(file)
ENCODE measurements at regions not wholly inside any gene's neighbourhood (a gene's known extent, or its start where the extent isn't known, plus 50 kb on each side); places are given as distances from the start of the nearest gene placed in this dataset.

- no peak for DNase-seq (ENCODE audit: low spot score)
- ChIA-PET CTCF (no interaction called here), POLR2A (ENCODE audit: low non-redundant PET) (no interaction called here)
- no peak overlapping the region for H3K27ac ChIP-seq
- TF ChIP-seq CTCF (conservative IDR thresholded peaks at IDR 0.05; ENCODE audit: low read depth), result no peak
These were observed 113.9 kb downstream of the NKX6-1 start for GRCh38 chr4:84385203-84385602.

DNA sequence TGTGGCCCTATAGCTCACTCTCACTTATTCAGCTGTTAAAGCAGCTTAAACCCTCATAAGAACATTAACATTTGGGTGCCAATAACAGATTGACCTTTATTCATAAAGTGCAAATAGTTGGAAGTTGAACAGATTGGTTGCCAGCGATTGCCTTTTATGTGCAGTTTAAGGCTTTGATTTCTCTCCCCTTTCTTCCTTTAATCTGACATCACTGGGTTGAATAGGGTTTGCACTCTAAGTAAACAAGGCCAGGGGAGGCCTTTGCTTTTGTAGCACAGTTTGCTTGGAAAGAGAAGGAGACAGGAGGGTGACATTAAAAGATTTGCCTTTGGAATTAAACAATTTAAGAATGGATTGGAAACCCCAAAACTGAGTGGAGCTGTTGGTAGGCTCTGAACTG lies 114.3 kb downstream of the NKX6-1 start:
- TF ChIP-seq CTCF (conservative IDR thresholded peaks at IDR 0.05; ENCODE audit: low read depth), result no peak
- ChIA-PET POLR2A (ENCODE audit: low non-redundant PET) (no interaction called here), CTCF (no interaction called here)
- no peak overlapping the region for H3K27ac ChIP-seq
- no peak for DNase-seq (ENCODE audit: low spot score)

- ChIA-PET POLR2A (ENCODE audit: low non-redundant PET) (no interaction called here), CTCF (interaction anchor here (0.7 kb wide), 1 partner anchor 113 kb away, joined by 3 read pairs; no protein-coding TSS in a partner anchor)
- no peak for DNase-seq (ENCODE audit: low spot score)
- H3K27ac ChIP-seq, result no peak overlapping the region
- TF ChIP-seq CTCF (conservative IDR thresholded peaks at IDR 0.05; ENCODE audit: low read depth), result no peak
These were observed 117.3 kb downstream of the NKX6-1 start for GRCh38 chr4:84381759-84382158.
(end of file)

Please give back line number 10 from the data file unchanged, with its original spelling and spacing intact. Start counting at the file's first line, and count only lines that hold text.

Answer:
- no peak overlapping the region for H3K27ac ChIP-seq